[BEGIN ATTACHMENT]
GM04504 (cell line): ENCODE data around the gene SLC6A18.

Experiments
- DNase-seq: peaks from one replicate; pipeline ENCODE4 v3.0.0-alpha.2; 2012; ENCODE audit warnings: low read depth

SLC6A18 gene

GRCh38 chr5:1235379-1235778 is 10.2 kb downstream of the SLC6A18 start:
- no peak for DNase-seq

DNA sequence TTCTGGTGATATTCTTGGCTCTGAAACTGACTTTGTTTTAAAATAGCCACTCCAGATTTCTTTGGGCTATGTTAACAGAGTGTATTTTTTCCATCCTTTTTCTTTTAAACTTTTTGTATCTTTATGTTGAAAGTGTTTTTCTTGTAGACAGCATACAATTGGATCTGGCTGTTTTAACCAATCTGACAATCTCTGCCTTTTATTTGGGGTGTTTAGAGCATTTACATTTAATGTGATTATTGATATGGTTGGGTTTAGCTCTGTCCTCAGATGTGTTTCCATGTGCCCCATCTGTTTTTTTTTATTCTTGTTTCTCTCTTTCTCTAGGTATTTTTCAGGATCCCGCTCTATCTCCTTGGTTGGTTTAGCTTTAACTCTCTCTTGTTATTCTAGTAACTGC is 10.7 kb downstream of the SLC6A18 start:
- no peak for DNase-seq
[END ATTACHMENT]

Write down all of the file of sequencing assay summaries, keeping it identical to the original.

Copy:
GM04504 (cell line): ENCODE data around the gene SLC6A18.

Experiments
- DNase-seq: peaks from one replicate; pipeline ENCODE4 v3.0.0-alpha.2; 2012; ENCODE audit warnings: low read depth

SLC6A18 gene

GRCh38 chr5:1235379-1235778 is 10.2 kb downstream of the SLC6A18 start:
- no peak for DNase-seq

DNA sequence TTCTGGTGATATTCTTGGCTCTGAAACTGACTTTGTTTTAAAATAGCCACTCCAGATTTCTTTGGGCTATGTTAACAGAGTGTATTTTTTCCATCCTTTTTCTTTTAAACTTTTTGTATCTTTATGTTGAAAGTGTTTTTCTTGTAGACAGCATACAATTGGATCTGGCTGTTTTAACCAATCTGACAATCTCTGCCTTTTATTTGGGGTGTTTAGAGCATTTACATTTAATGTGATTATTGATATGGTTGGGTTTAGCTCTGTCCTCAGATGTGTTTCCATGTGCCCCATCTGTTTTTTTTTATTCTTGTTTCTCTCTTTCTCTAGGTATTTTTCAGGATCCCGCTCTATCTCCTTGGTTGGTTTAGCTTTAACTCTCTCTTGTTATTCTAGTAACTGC is 10.7 kb downstream of the SLC6A18 start:
- no peak for DNase-seq